Unfortunately for the Swedish fighter, Jones will most likely still be able to take him down, and, from a purely wrestling perspective, Jones will dominate.

Submission Grappling: Jones – 10, Gustafsson – 10

Wrestling is great for body control and takedowns, but MMA, unlike wrestling, also includes submissions. So it’s not just getting to the ground that counts, but what a fighter does once he gets there. From a statistical point-of-view, Jones has six submission wins, mostly of the wrestler type, like guillotine and rear-naked chokes, and Gustafsson has three submission wins, all by rear-naked choke.

Neither of these guys would be considered slicksters by any means. Gustafsson has formal training in Brazilian Jiu-Jitsu and currently holds a purple belt, whereas Jones has no formal BJJ training, but has been receiving some great instruction in submissions at Jackson’s MMA. Gustafsson’s training with Alliance MMA has helped his grappling game a lot, but he still tends to stand up.

Neither of these guys spend a lot of time on their backs, so it’s hard to say who has the better guard attacks, but Jones has definitely shown the better submission defense. Even when Belfort appeared to be ripping Jones’ arm off, he still couldn’t complete the finish. Meanwhile, Shogun couldn’t do anything to Gustafsson in terms of submission grappling.

When it comes down to it, Jones and Gustafsson are not about to go win an Abu Dhabi title in submission grappling, but both are equally effective at sealing the deal when the striking isn’t doing the trick.

Striking: Jones – 10, Gustafsson – 9[/box_light]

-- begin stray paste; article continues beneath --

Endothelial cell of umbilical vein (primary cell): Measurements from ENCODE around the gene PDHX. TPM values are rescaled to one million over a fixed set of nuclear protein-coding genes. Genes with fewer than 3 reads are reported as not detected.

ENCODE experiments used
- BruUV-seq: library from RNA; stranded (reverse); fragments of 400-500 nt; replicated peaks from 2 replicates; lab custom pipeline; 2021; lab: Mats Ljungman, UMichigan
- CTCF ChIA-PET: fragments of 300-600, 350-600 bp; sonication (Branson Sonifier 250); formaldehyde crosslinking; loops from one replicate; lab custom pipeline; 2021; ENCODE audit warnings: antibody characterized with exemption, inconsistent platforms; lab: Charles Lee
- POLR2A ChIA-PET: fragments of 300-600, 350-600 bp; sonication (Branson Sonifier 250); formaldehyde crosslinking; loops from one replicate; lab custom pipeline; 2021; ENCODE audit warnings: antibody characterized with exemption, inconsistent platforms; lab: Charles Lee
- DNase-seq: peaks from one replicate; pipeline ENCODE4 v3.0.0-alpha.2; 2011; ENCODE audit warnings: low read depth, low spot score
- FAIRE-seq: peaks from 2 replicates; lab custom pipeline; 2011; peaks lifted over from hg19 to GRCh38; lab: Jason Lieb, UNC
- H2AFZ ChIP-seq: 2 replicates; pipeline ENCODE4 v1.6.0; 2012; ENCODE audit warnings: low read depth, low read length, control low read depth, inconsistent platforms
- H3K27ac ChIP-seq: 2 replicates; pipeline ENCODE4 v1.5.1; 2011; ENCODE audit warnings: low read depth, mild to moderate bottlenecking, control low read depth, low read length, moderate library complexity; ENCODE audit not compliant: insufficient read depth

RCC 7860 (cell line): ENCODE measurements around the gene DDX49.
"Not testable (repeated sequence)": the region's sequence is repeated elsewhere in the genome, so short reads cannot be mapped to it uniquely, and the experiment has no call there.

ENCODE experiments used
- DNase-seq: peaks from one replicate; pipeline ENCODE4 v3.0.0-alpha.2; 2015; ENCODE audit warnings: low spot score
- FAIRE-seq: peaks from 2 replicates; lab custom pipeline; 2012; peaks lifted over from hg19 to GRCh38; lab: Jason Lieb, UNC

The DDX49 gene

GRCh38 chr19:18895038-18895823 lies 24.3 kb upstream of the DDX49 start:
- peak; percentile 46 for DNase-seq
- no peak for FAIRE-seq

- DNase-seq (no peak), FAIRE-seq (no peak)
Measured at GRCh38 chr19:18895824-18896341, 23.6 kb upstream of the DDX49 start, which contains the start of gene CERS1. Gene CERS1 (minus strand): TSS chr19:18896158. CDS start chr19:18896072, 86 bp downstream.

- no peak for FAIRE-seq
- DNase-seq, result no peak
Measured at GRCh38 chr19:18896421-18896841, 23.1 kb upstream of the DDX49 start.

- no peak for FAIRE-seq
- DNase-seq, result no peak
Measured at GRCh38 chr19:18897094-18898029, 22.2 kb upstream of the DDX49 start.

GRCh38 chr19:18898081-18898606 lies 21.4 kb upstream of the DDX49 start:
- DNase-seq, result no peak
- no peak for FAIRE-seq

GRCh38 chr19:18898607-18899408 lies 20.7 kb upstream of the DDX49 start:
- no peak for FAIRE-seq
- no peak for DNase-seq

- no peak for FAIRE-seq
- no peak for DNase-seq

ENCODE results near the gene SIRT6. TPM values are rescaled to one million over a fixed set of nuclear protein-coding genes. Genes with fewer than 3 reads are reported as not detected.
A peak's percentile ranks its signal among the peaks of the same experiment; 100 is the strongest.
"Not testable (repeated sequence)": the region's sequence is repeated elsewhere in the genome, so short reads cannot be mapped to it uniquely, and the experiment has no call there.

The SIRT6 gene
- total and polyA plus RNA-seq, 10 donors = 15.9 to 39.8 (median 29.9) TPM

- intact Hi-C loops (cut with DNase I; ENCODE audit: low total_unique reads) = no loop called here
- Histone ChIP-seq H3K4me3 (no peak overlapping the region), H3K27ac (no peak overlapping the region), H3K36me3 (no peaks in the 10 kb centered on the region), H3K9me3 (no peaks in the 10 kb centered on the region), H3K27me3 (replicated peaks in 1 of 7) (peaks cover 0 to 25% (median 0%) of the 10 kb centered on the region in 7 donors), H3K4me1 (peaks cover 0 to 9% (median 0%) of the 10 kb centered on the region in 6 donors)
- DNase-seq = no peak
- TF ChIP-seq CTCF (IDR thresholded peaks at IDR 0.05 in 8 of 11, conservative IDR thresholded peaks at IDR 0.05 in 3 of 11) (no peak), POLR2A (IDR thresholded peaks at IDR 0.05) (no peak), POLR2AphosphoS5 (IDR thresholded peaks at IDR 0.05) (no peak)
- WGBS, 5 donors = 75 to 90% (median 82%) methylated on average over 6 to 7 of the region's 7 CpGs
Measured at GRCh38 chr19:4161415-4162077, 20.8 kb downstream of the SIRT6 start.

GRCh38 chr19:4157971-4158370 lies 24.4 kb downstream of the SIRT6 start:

Striking is the strongest aspect of Gustafsson’s game. Boxing since the age of 10, the Swede was a striking purist prior to entering the world of MMA. With nine of his 15 wins coming by first- or second-round knockout, “The Mauler” earned his nickname by brutalizing his opponent’s early in his fights. Gustafsson’s striking style is very straightforward and mostly dominated by his hands. His laser-like accuracy in his counter-striking is very comparable to the counter-striking of Anderson Silva and Lyoto Machida. He’s tall and long, but not as long as Jones.

Jones may be one inch shorter than Gustafsson, but he has an eight-inch reach advantage. This is the reason that Jones can throw his patented spinning elbow strike at the same distance a fighter like Gustafsson can throw a spinning backfist.

This brings up another important point. Gustafsson is a very straight puncher. He uses classic angles for classic strikes. He just throws them faster and more accurate than most of his opponents. Jones, on the other hand, utilizes unique strikes, like his spinning elbows, flying knees and stomp kick jabs, and he also uses creative angles for his uppercuts and hooks.

In addition to the strikes thrown, the lateral movement of both fighters is hardly comparable. Gustafsson doesn’t use kicks as often as he could, and his lateral movement is almost nonexistent. He moves straight in and straight back, with very little time spent moving side-to-side, like Alliance teammate Dominick Cruz has been so successful in doing. Jones uses a lot of footwork to create his odd angles and also uses his feet to avoid straight-on attacks, like those of Gustafsson.

Gustafsson may be the more classically trained striker, but Jones is a freak on his feet. Jones could easily take this one by knockout.

[alert type=white ]Speed: Jones – 9, Gustafsson – 10[/box_light]

Jones and Gustafsson are easily two of the faster guys in the light heavyweight division. They may not be as fast with their hands as the old Vitor Belfort, but they are pretty close.

Jones has speed and length, which combines for an amazing striking game, but sometimes he overcompensates with his length and doesn’t utilize his speed as much as he could. Gustafsson never pushes his speed aside.